7 items from 2013
TV’s “Felicity,” Keri Russell, and series writer/director Matt Reeves (Let Me In) have re-teamed for 20th Century Fox’s Dawn Of The Planet Of The Apes. Variety is reporting that the actress has been added to the cast as the lead for the sequel to 2011′s Rise Of The Planet Of The Apes. Set more than a decade after Rise, things aren’t looking good for the humans and the apes are running the place.
Part of the film’s focus is said to be on a small group of San Francisco-based scientists that are forming a resistance against the apes and part follows Serkis’ Caesar as he, like his namesake, tries to maintain order and power within his new civilization. (Coming Soon)
- Michelle McCue
As a sci-fi-loving child of the 60s and 70s, I believed that you could learn everything you needed to know about politics from watching the Planet of the Apes movies. Now, several decades later, it turns out that idea wasn't so crazy after all; indeed, on the evidence of Ben Affleck's Oscar-winning thriller Argo (2012, Warner, 15) it seems that the creators of rubbery fantasy flicks were at the cutting edge of international diplomacy and espionage all along.
Based on the once-secret, now declassified accounts of the CIA's response to the 1979 storming of the Us embassy in Iran, this stranger-than-fiction tale is a terrific hybrid of factual drama and fanciful invention, which slips nimbly between nail-biting Middle Eastern action and Player-style Hollywood satire. At the centre of it all is CIA agent Tony Mendez, played with beardy conviction by producer/director/star Affleck as the mastermind »
- Mark Kermode
With the Oscars only hours away, many of the categories look pretty much sewn up, and no doubt in La right now, sure-thing winners are putting final touches to their speeches for the big night.
Chris Terrio: I had a meeting with Paul Greengrass, I’m working on this film that Clooney’s going to be in that Paul and I are doing, so we’d planned to get together and talk, and then with the delay everything got pushed back.
HeyUGuys: Was that in the UK you were meeting Paul Greengrass? »
- Ben Mortimer
It's brilliantly tense and exciting, but despite a lot of authentic touches this film doesn't hold true to the real events of 1979
• Read Reel History's analysis of other Oscar contenders: Lincoln, Zero Dark Thirty, Les Mis and The Impossible
Director: Ben Affleck
Entertainment grade: A–
History grade: C
On 4 November 1979, Iranian revolutionaries occupied the Us embassy in Tehran and took more than 50 hostages. Six diplomats escaped. Canadian officials and the CIA launched a secret joint operation to get them out.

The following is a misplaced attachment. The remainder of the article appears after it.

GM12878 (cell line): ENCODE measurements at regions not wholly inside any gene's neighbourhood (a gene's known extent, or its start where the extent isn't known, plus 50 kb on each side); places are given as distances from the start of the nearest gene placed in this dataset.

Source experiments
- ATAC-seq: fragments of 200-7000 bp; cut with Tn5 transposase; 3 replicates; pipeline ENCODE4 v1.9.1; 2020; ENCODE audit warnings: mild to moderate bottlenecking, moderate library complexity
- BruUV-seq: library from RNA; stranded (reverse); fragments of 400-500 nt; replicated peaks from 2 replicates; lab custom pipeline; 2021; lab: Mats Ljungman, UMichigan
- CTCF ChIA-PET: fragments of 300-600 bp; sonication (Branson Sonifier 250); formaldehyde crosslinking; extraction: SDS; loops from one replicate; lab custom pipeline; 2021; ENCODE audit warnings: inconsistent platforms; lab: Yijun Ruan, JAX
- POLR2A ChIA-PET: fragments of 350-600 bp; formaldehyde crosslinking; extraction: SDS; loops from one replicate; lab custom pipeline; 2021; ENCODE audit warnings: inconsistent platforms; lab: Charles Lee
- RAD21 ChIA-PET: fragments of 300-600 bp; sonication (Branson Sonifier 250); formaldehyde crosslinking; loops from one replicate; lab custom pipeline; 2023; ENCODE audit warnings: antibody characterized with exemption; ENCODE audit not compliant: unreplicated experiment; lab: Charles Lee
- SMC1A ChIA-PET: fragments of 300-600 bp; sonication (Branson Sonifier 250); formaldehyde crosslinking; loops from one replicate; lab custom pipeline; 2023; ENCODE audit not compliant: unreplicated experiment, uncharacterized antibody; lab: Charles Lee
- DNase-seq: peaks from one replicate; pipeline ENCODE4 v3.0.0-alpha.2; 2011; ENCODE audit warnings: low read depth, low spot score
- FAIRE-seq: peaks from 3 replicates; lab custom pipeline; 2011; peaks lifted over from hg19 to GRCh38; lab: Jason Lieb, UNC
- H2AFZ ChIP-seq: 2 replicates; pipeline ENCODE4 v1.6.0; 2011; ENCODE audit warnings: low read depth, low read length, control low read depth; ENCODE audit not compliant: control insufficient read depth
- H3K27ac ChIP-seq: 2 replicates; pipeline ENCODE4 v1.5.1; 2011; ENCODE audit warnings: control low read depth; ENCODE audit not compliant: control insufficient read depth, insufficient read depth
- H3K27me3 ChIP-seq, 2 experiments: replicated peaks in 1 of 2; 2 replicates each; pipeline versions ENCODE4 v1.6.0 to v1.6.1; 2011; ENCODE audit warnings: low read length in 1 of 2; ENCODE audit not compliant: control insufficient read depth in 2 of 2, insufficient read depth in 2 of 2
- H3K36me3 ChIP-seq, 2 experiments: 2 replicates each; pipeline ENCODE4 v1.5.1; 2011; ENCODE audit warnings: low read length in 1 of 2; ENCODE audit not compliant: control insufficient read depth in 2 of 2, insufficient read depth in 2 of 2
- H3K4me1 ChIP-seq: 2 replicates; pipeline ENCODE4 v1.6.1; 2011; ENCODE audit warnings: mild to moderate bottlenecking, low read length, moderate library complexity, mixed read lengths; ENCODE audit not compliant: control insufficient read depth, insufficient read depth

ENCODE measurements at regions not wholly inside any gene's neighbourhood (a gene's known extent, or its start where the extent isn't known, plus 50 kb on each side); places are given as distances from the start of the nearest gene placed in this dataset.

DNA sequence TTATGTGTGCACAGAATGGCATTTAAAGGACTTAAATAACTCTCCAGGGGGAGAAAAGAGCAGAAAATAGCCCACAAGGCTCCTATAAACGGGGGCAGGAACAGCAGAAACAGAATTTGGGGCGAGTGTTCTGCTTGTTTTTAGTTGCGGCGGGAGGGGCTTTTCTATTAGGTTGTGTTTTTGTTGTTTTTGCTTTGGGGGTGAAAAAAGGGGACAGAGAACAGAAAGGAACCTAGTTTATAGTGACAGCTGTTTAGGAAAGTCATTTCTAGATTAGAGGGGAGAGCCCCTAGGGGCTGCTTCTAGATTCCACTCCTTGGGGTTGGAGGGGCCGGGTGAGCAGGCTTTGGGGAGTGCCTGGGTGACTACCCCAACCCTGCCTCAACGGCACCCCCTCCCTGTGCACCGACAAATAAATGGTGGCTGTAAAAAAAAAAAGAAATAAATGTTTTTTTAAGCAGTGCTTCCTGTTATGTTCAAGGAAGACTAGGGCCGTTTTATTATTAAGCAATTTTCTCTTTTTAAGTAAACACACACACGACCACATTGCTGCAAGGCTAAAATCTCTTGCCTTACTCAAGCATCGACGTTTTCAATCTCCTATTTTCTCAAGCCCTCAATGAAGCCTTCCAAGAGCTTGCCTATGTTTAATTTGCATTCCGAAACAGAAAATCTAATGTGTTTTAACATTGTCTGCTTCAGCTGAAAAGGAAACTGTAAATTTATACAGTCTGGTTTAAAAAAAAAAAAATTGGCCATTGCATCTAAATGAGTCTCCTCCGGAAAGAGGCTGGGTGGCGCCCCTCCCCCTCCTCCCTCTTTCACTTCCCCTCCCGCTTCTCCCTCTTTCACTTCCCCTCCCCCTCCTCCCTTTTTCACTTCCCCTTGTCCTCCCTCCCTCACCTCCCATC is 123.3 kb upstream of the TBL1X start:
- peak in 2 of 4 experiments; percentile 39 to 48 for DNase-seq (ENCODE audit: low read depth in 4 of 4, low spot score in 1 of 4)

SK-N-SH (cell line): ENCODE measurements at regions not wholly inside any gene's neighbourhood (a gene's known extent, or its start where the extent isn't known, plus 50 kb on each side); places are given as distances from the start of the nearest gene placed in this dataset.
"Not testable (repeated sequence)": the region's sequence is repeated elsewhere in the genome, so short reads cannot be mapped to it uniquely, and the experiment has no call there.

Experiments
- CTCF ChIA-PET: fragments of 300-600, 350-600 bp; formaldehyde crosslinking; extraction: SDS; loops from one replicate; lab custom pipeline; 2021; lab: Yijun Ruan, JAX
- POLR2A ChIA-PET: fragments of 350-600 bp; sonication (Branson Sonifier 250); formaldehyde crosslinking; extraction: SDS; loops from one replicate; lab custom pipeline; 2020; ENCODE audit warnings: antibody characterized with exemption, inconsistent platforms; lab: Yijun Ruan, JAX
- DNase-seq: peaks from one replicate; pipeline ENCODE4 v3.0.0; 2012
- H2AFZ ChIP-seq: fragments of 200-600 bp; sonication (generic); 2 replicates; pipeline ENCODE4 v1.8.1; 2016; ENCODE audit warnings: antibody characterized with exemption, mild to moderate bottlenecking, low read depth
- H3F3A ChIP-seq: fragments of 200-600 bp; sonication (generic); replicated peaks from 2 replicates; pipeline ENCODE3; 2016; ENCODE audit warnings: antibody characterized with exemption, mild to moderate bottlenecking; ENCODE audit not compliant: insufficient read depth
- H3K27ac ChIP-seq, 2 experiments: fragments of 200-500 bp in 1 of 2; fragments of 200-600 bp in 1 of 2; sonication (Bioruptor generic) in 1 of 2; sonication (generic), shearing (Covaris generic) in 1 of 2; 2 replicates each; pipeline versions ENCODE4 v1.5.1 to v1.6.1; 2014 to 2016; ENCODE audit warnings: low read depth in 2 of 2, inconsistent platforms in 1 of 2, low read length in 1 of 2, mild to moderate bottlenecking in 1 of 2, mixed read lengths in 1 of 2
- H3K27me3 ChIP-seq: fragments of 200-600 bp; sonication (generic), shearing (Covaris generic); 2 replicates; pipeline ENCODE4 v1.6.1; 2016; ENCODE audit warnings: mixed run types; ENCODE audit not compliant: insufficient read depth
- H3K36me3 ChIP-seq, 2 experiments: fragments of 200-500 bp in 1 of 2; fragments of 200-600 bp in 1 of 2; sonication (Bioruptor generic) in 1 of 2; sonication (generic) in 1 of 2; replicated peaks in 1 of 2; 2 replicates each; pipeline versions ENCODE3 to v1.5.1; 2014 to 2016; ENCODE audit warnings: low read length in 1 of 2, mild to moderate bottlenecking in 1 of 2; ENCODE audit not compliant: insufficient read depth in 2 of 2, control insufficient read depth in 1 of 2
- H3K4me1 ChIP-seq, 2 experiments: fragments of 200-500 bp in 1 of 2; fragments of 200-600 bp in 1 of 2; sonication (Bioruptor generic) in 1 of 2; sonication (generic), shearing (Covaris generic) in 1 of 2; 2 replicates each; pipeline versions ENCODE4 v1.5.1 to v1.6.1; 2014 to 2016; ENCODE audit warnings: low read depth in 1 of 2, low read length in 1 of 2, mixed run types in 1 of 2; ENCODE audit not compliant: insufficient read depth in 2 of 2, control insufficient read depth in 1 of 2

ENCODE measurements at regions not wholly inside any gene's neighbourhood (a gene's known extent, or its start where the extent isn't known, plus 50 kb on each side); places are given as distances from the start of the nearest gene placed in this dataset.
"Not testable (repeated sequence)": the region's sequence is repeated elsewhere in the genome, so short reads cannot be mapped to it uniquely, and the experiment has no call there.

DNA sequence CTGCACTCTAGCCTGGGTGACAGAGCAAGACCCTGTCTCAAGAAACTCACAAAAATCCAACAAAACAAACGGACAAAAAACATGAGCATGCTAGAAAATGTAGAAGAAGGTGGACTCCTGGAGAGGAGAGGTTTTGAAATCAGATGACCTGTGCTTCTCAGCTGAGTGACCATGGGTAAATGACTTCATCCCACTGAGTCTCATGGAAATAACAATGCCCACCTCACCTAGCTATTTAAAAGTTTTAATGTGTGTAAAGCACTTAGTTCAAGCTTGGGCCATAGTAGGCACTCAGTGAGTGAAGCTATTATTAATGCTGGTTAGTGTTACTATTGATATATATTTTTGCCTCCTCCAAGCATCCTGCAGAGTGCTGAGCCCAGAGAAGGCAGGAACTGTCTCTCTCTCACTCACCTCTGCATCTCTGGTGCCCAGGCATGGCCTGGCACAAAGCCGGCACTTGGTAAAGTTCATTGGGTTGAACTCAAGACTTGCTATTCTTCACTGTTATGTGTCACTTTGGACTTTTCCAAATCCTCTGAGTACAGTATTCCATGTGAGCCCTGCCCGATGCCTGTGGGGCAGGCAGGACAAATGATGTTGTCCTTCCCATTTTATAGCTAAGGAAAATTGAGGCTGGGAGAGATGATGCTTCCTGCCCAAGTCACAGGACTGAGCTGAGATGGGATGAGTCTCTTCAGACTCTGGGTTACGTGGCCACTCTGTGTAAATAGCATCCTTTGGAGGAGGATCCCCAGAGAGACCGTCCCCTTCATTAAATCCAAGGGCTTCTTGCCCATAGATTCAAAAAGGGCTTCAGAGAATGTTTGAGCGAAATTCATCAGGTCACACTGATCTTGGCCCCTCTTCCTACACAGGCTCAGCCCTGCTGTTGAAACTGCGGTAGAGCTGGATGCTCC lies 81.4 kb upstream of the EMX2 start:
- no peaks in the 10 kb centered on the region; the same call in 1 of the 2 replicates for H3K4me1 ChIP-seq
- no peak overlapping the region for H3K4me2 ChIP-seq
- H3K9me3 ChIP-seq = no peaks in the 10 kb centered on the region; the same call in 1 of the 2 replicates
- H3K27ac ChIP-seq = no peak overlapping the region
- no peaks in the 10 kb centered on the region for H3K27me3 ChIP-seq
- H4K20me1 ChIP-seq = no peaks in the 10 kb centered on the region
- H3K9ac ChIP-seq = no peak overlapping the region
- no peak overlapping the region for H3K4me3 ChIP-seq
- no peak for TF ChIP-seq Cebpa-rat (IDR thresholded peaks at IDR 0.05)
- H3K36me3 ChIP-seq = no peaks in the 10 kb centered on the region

In 1953, the CIA and MI6 engineered a coup to overthrow Mohammad Mosaddegh, the democratically elected president of Iran, and replace him with a military-backed absolute monarchy. By 1979, opposition to the shah hardened into revolutionary fervour and democrats found themselves, fatefully, on the same side as Islamic fundamentalism. Argo presents this context imaginatively, though fleetingly and perhaps too vaguely. The sequence in which revolutionaries storm the Us embassy is brilliantly realised, »
- Alex von Tunzelmann
In the Oscar-nominated film "Argo," there is a line repeated throughout the story for comedic relief. Turns out, it provided a few laughs in real life, too.
On HuffPost Live Wednesday, "Argo" screenwriter Chris Terrio said the line -- "Argo F*ck Yourself" -- was actually a phrase used by real-life Hollywood makeup artist John Chambers as he worked on the phony film plan.
The screenwriter said including it in the film was one way to bring Chambers to life on screen.
"In the process of writing the film, you get these little gifts, these posthumous gifts from John Chambers, that his sense of humor finds its way into the film," Terrio said.
Chambers, who won »
- The Huffington Post
Anybody who has ever been to a high school reunion (and I’ve been to my share) will tell you that the calendar and the clock can be incredibly cruel (particularly when combined with the long-term effects of gravity, but let’s not go there).
Time punishes creative works as well. Some work grows dated, stale, stiff. Time and the evolving form of the given art leaves a once vibrant and exciting work behind looking dead and obsolete.
More cruel, perhaps, is work that is simply…forgotten. Not for any good reason. Good as it was, maybe it was simply not successful enough to lodge very deeply in the popular consciousness; working well enough in its day, but soon lost among the ever-growing detritus of a lot of other pieces of yesterday.
Movie music is particularly vulnerable to the cruelties of time. Outside of the form’s devotees, it rarely »
- Bill Mesce
Our daily countdown of the 300 Greatest Films Ever Made continues with part 11 out of 30. These are numbers 200-191.
194) Tootsie (1982) Stanley Pollack USA
film cultureClassicslist300 »
- firstname.lastname@example.org (Rob Young)
7 items from 2013
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